There are many ways to approach the question of government access to private-sector data. Much of the recent public debate has focused on access in the context of national security and traditional law enforcement, with respect to both targeted and untargeted access to data collected and processed by third parties. As more and more data is collected and stored by the private sector (“big data”), the amount of data that can be retrieved by governments is steadily increasing. A new “third domain” has emerged, where data is used for social security and tax surveillance and other types of non- traditional law enforcement. The Digital Rights Ireland case is the point of departure of this chapter. Next, two recent judgments by national courts are described, in which national data retention rules were tested against the ruling in the Digital Rights Ireland case and the necessity of independent oversight was discussed in further detail. This chapter draws from a recent study by the Institute for Information Law (IViR) to formulate standards for independent oversight. These standards are based on a broader analysis of the relevant jurisprudence of the European Court of Justice— including the Digital Rights Ireland case— and of the European Court of Human Rights (ECtHR). The analysis is also based on selected studies, reports, resolutions, and recommendations.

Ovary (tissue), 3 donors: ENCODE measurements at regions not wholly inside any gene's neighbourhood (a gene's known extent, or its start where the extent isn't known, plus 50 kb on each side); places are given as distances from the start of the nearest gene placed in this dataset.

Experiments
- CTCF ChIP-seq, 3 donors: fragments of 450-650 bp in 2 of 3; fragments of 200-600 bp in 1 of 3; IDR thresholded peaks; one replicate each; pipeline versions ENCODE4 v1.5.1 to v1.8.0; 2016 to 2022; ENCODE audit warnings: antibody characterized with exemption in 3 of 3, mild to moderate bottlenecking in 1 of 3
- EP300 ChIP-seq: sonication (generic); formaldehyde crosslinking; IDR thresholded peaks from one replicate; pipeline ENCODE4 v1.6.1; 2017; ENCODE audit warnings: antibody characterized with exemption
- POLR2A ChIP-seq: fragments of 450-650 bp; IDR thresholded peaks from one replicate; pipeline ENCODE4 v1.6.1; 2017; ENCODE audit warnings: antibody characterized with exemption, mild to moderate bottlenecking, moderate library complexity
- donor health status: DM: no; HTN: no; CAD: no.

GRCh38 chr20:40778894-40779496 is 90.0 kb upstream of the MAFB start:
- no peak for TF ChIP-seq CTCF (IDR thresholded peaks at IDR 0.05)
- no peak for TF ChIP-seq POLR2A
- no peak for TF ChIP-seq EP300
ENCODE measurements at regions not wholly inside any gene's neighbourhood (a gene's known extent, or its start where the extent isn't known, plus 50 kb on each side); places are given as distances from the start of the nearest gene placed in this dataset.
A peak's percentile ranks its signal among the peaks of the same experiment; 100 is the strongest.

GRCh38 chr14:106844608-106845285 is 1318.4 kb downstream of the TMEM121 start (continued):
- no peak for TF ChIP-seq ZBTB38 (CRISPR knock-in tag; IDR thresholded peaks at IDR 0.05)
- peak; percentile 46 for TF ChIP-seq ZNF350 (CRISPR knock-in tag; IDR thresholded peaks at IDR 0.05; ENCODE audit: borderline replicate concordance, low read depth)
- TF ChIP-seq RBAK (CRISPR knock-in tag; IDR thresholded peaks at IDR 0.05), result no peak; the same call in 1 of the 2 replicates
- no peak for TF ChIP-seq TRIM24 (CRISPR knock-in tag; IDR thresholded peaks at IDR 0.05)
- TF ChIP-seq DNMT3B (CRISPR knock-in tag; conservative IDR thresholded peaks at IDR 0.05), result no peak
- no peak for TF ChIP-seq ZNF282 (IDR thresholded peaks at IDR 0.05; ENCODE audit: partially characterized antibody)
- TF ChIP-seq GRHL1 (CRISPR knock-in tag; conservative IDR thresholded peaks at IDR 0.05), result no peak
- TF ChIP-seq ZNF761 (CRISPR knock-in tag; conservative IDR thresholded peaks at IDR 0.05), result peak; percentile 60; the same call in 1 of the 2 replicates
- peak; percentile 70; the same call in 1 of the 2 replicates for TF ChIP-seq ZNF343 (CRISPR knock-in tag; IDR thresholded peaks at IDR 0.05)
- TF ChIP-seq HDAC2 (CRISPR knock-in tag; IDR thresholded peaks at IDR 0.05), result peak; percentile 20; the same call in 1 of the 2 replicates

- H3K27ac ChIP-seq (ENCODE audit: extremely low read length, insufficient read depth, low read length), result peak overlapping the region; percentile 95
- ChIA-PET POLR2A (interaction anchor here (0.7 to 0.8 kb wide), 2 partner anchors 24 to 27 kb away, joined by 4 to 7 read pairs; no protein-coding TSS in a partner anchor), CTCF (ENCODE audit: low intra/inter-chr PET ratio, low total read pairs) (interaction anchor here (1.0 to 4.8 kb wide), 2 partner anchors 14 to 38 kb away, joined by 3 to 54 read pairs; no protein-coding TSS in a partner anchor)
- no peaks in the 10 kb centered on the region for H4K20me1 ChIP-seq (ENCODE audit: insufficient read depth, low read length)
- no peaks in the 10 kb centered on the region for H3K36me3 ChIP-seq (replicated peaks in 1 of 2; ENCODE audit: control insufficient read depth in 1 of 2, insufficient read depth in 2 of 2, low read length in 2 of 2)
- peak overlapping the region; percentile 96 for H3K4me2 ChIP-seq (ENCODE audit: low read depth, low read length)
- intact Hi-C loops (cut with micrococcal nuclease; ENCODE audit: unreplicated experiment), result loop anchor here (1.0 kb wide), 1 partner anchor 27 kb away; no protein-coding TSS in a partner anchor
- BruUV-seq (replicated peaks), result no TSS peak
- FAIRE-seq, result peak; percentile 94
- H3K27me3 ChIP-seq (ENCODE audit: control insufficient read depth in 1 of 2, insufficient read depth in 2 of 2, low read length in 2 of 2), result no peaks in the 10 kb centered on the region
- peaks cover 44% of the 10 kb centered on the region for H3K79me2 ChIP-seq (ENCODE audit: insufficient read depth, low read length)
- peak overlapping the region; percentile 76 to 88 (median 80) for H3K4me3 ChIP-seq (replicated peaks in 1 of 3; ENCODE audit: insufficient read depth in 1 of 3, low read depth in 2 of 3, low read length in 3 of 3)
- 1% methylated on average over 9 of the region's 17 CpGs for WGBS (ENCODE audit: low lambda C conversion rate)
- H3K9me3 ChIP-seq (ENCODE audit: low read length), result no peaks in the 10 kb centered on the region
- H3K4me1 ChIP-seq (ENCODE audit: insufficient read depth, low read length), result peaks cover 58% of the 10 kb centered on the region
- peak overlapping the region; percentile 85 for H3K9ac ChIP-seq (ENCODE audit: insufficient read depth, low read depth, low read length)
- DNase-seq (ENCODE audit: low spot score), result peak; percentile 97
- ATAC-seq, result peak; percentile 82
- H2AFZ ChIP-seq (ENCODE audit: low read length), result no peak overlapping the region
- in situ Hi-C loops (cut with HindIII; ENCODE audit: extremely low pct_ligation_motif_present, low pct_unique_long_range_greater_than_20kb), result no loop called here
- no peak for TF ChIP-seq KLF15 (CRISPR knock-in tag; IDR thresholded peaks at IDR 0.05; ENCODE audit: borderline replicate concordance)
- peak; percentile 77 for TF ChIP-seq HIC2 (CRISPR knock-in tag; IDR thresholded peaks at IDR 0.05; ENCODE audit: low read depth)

IRIS Special, 2017-1, European Audiovisual Observatory, Strasbourg, ISBN: 9789287184870
Publication forthcoming in Kritika. Essays on Intellectual Property, Vol. III
This paper argues against the idea of a ‘data producer’s right’. Introducing a property right in machine-generated data would seriously compromise the system of intellectual property law that currently exists in Europe. It would also contravene fundamental freedoms enshrined in the European Convention on Human Rights and the EU Charter, distort freedom of competition and freedom of services in the EU, restrict scientific freedoms and generally undercut the promise of big data for European economy and society.